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A couple of months ago, he was unable to meow. I think he had a sore throat, but that cleared up. I worry about him being in the winter weather with his FIV.   I don't think he isn't a very young cat. He's missing a tooth or two and he is quite large and thick. My guess is he is about 4 or 5. My indoor male is 3.5 and my indoor female (a neighborhood stray/feral cat I rescued when she was pregnant) is 4 or 5, according to the vet. The vet didn't do much in terms of weighing or checking Orville's weight or age because I said he was feral/semi-feral. That was my mistake. Orville is quite tame with me and is now my cat. I was trying to prepare him for his reactions. I hope I can keep him happy, healthy and comfortable. I've never had an FIV kitty before so I appreciate the information all of you are providing.
Could you possibly give the FIV cat his own room inside?
 
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chaucer

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Could you possibly give the FIV cat his own room inside?
I wish I could. I have a fairly large house but it's also very open with pocket doors in the kitchen and two bathrooms and my indoor male easily opens them.   I have a wonderful storage room outside where my female lived with her kittens until they were adopted and I could bring her in the house, but it was spring and summer then. I had a couple of screen doors put on, and I opened the windows a little so the air could flow through those exterior screens too. The storage room is not equipped for heat and I would not want a space heater out there running with furniture and other items stored there. It's a fire hazard.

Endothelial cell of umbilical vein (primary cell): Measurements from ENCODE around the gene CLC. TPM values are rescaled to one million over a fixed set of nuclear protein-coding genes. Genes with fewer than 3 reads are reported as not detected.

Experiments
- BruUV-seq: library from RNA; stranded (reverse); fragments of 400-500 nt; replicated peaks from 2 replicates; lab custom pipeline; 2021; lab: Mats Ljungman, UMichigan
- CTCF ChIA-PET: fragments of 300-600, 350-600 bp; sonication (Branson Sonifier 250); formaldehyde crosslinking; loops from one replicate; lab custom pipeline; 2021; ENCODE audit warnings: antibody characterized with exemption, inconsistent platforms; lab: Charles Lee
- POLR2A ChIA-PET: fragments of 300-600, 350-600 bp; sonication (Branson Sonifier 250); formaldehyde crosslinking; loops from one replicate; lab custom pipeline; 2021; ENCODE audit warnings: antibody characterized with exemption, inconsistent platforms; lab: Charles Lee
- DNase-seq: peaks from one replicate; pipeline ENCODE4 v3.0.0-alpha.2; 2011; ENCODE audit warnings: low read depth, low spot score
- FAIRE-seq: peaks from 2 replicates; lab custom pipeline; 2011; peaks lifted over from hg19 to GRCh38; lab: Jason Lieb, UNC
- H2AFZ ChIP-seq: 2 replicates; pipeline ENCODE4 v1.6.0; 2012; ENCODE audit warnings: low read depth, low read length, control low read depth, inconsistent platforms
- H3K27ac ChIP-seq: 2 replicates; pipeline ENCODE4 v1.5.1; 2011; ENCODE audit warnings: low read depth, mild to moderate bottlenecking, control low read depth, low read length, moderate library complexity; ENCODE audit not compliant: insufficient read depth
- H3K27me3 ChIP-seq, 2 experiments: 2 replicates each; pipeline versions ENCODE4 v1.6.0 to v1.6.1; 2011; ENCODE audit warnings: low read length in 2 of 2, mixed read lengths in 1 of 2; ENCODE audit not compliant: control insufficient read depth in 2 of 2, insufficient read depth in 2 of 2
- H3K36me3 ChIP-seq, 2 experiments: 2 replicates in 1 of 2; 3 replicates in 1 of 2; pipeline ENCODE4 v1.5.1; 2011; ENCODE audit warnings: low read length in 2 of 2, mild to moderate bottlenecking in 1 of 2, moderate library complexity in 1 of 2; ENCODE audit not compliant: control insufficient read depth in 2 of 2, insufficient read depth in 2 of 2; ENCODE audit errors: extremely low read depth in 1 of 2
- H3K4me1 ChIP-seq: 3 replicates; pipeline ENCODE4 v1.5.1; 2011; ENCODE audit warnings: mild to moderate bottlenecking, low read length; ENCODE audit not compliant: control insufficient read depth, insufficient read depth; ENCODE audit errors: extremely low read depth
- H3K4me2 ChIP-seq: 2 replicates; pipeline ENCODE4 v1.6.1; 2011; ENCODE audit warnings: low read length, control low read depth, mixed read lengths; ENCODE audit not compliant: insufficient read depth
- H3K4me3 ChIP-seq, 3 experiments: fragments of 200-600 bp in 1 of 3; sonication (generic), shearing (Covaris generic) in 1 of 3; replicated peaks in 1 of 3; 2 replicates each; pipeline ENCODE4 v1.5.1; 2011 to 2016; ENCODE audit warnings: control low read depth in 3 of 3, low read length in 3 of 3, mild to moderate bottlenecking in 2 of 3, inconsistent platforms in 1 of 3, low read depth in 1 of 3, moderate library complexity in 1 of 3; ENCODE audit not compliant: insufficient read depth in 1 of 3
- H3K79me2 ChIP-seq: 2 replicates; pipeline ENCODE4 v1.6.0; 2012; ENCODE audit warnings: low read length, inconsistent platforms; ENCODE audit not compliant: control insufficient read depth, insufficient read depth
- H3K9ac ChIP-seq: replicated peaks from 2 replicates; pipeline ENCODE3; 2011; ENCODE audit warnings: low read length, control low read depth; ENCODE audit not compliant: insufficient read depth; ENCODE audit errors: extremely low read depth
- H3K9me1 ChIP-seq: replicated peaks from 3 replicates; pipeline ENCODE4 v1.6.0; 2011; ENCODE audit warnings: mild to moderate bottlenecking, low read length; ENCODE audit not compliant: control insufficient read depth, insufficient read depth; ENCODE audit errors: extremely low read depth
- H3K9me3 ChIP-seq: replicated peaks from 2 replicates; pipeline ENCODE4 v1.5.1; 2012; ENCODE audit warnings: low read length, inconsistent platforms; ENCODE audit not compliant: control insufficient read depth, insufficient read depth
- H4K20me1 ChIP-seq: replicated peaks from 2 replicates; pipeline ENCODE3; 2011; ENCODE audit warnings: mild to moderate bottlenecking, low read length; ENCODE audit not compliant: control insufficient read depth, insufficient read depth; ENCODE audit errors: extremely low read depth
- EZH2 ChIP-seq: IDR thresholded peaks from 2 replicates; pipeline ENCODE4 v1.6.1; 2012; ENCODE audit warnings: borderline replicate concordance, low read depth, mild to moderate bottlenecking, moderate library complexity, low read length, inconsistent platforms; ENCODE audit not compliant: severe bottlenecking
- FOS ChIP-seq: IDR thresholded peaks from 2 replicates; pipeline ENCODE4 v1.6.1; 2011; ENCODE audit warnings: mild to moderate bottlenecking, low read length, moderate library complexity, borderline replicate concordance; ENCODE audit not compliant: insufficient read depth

Orville likes to be able to see me inside and know I'm home.  In fact, if I leave for a while he will leave and not return until I call for him or he shows at his usual 4:00 PM when he settles in for the night. He's become very attached to me (and vice-versa). .If it weren't for the FIV, I would have brought him inside after the neutering. I think he would blend well with my two as far as personality. He's playful like Chaucer and very loving like Henryetta. He doesn't act "threatened" by other cats coming around outside, either. He's got outside cat friends - two spayed females and he is not intimidated by the neighborhood "bully cat."
 

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I wish I could. I have a fairly large house but it's also very open with pocket doors in the kitchen and two bathrooms and my indoor male easily opens them.   I have a wonderful storage room outside where my female lived with her kittens until they were adopted and I could bring her in the house, but it was spring and summer then. I had a couple of screen doors put on, and I opened the windows a little so the air could flow through those exterior screens too. The storage room is not equipped for heat and I would not want a space heater out there running with furniture and other items stored there. It's a fire hazard.